Pine beetles burrow in to
One local elected official calls various
efforts 'a lot of political chest-beating'
Several pine-beetle plans are
being pushed by Colorado's elected offficials, though they are
not all working together.
Brad Odekirk/Summit Daily
November 7, 2005
SUMMIT COUNTY - Partisan politics, from
Washington, D.C. right down to the local level, may be hampering
efforts to address the beetle invasion that is ravaging lodgepole pine
forests across the West Slope of Colorado.
"Everybody's got their own little thing they're trying to push
through, to be the local hero. It looks like it's coming down to a lot
of political chest-beating," said County Commissioner Tom Long. "They
seem to think it's an opportunity for partisan political
On Wednesday, for example, Republican Sen. Wayne Allard met with U.S.
Forest Service Chief Dale Bosworth to talk about pine beetles, then
pointed a finger at environmental groups and courts for delaying
forest health projects.
Allard said Bosworth blamed a California court
decision requiring more public review of certain Forest Service
projects for creating an impediment to dealing with pine beetles.
Allard also said he will try to help create more markets for the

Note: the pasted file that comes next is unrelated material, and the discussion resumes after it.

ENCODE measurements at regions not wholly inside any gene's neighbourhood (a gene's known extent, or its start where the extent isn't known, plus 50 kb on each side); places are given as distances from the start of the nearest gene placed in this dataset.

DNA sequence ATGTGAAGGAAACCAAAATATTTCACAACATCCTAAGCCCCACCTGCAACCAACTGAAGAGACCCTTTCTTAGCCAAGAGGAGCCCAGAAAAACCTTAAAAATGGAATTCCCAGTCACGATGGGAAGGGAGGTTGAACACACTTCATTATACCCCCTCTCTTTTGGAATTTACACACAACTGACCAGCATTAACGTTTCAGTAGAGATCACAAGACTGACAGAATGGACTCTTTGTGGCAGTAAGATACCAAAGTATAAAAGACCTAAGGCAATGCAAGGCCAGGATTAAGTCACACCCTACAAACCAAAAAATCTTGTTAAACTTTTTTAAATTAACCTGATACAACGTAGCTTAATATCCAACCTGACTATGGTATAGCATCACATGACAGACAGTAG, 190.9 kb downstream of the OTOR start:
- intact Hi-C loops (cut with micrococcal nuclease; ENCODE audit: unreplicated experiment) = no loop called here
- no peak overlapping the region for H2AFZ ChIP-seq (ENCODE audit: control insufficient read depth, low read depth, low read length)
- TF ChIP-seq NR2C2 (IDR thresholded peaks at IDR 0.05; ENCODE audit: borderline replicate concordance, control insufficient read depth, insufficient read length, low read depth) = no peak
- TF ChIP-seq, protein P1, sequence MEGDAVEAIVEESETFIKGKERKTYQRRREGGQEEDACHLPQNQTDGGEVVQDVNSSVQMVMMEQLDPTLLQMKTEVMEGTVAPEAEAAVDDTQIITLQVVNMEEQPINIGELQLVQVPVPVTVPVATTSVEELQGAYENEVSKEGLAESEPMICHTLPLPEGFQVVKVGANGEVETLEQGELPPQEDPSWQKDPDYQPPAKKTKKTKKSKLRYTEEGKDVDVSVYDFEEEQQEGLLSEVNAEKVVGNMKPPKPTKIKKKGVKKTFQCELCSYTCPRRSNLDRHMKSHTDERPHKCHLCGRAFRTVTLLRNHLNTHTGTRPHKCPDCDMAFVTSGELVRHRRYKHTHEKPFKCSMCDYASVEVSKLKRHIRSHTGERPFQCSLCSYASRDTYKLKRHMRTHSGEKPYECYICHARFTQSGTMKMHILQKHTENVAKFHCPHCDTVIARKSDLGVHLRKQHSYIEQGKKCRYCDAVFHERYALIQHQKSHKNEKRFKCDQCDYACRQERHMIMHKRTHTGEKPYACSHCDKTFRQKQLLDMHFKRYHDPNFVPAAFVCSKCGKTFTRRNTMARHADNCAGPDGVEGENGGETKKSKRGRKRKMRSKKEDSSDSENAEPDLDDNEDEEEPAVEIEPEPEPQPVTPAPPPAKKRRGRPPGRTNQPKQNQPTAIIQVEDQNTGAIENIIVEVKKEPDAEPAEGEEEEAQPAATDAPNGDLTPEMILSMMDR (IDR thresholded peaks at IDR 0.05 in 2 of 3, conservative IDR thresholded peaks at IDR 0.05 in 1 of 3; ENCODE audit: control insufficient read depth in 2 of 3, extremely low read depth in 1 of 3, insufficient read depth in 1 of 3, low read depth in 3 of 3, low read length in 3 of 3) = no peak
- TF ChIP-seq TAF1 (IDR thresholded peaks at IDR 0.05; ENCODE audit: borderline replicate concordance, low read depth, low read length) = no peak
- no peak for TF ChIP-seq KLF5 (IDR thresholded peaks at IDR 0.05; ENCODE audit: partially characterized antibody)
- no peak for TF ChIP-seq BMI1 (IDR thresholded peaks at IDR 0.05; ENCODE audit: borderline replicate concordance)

Once mountain pine beetles have
invaded a tree, pitch tubes, the gooey disposal chutes left behind
by the bugs, are visible on the trunk, often accompanied by
sawdust on the ground.
Summit Daily/Reid Williams
Browse Vail Daily Photos
Allard called for more use of dead trees to create energy. Citing
"fuel-for-schools" programs in Idaho and Montana, he said the biomass
energy program should be expanded to all federal buildings.
At the same time, Democratic Reps. Mark Udall and John Salazar
released a draft version of a mountain pine beetle relief bill, while
Sen. Ken Salazar, also a Democrat, announced a bark beetle study
relief act that requires the Forest Service to report back to Congress
with an action plan.
"No wonder the Forest Service doesn't know which way to go," said
Long, a Republican. "They've got some good people in there who know
what needs to be done, but they're not going to stick their neck out
and just start cutting trees. They're caught in the politics."
Getting the Colorado delegation on the same page could be key to
getting federal funding for pine beetles, but it looks like that level
of cooperation is far from reality.
"I thought most states sat down and caucused on some of these vital
issues, but it doesn't sound like this has happened," said Long. "The
same tired legislation that didn't pass last year gets a facelift and
they try it again."
"If we're going to see anything done in a way that's timely and
meaningful, they must be unified," added Summit County Commissioner
Bill Wallace. "I know Mark (Udall) has been working very hard to try
and get everybody working together on this, but Allard is in lockstep
with the Republican leadership."